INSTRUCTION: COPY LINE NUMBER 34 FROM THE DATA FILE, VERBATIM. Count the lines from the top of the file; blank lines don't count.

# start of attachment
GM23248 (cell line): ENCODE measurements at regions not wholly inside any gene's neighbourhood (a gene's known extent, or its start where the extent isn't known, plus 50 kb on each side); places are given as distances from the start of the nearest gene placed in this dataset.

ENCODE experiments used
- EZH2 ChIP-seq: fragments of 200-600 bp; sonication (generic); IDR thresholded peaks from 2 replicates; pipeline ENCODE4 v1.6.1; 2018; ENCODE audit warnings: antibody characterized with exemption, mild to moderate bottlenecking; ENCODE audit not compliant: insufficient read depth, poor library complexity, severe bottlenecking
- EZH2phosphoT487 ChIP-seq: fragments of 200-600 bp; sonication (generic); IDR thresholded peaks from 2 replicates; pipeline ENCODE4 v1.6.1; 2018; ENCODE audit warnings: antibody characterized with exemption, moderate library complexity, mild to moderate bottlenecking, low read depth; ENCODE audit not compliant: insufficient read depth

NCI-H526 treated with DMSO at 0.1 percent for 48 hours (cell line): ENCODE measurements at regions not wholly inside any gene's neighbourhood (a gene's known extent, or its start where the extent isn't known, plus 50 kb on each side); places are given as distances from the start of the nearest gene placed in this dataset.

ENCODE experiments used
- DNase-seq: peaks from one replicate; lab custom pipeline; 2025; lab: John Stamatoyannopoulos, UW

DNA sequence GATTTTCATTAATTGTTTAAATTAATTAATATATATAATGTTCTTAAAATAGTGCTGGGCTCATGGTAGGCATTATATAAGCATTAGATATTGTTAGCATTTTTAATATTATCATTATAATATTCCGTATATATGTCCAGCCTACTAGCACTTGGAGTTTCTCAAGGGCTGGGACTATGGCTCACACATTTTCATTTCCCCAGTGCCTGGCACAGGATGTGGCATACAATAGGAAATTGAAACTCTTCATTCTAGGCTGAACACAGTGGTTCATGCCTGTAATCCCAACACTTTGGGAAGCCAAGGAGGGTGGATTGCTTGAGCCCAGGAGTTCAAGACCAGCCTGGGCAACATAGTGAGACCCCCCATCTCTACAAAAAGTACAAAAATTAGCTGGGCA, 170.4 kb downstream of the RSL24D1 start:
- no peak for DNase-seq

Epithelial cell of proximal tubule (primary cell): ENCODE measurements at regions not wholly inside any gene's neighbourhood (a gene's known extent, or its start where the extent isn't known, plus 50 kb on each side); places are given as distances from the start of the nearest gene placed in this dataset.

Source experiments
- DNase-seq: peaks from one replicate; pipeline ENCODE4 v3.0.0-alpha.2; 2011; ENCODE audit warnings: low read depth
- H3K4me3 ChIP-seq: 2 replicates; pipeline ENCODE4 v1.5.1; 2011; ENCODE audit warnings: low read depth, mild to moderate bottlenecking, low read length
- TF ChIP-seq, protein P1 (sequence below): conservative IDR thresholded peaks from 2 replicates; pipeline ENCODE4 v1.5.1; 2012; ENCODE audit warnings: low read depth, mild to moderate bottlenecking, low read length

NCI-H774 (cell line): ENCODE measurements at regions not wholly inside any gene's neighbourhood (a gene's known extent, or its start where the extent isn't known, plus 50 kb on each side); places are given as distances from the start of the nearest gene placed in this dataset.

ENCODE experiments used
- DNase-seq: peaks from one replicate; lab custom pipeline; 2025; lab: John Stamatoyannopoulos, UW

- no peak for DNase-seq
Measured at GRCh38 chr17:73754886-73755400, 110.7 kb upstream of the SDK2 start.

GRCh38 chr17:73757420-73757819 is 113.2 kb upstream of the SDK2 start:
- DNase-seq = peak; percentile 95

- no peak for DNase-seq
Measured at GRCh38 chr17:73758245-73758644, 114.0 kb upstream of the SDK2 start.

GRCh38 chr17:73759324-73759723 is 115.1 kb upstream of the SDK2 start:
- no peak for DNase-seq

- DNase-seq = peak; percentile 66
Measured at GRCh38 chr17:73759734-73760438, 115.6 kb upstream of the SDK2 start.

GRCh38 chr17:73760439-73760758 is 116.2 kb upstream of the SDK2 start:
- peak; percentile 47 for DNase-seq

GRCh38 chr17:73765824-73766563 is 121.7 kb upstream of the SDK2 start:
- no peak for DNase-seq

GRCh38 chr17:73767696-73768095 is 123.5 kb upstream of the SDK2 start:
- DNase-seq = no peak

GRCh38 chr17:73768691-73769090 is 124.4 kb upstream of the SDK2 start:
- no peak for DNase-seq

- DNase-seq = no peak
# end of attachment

GRCh38 chr17:73768691-73769090 is 124.4 kb upstream of the SDK2 start: